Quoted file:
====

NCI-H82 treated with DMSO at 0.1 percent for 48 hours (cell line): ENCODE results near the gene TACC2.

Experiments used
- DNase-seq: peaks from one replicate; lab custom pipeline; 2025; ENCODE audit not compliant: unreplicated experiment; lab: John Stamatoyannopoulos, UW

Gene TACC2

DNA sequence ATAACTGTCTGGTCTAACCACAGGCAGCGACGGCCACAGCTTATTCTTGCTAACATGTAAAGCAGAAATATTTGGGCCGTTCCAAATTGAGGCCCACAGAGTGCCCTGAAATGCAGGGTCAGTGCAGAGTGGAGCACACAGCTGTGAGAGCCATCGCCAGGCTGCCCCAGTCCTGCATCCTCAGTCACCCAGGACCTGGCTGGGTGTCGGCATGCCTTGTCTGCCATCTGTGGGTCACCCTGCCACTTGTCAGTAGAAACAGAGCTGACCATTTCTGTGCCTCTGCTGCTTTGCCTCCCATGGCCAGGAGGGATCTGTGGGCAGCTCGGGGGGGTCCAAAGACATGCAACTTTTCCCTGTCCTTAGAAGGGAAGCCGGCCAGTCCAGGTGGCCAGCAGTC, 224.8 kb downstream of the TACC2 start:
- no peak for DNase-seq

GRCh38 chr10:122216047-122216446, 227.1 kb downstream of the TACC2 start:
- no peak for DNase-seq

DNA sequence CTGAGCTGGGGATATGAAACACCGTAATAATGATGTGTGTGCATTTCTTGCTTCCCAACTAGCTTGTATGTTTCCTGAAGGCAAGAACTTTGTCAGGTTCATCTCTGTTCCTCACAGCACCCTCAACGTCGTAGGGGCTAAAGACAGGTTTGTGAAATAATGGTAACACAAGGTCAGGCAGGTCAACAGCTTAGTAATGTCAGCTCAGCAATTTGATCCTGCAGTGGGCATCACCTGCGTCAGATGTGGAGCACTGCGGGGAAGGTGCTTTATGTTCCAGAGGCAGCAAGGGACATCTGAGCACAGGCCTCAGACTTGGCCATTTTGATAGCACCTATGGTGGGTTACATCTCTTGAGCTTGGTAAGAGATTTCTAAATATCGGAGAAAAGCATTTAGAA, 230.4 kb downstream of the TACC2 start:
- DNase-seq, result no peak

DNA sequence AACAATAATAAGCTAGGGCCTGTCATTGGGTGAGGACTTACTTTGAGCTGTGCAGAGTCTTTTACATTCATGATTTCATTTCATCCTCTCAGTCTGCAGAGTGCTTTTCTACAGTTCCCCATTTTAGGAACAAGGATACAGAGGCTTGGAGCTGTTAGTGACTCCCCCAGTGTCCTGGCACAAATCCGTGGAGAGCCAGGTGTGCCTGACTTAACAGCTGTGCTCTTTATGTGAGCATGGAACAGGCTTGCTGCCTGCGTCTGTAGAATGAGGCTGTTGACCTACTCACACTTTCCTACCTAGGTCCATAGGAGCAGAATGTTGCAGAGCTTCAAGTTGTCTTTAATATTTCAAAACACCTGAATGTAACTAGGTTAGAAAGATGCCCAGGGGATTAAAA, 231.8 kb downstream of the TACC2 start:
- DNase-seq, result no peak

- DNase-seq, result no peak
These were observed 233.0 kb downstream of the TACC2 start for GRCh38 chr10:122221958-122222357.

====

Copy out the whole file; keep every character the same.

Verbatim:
NCI-H82 treated with DMSO at 0.1 percent for 48 hours (cell line): ENCODE results near the gene TACC2.

Experiments used
- DNase-seq: peaks from one replicate; lab custom pipeline; 2025; ENCODE audit not compliant: unreplicated experiment; lab: John Stamatoyannopoulos, UW

Gene TACC2

DNA sequence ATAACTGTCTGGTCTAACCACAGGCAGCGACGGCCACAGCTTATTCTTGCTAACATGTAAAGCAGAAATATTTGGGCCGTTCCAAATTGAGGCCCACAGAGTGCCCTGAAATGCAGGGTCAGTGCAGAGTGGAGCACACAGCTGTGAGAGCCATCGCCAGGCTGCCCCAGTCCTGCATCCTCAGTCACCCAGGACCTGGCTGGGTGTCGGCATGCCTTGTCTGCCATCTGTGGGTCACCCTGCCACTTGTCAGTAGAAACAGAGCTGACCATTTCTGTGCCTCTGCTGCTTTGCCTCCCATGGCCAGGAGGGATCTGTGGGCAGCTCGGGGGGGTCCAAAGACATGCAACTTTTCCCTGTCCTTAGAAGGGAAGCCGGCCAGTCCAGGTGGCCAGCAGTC, 224.8 kb downstream of the TACC2 start:
- no peak for DNase-seq

GRCh38 chr10:122216047-122216446, 227.1 kb downstream of the TACC2 start:
- no peak for DNase-seq

DNA sequence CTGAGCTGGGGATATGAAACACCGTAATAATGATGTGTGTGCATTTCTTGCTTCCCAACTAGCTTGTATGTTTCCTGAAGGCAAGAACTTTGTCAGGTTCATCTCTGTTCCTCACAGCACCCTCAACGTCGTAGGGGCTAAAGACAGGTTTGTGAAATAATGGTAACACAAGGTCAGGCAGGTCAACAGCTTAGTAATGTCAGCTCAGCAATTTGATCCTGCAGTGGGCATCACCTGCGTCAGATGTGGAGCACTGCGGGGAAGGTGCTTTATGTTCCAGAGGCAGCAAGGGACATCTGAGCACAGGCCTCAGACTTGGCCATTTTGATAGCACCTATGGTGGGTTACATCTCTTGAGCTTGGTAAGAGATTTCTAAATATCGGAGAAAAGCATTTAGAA, 230.4 kb downstream of the TACC2 start:
- DNase-seq, result no peak

DNA sequence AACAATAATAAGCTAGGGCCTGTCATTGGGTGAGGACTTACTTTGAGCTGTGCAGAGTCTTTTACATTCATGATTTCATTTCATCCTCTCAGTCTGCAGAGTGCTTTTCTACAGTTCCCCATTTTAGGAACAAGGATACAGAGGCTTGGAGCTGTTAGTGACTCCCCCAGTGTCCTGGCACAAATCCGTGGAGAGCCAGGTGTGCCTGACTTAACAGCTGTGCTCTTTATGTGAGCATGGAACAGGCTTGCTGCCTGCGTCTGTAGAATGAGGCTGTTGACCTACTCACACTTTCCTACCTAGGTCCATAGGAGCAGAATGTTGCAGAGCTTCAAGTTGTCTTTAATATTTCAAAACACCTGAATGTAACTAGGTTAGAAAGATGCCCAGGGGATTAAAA, 231.8 kb downstream of the TACC2 start:
- DNase-seq, result no peak

- DNase-seq, result no peak
These were observed 233.0 kb downstream of the TACC2 start for GRCh38 chr10:122221958-122222357.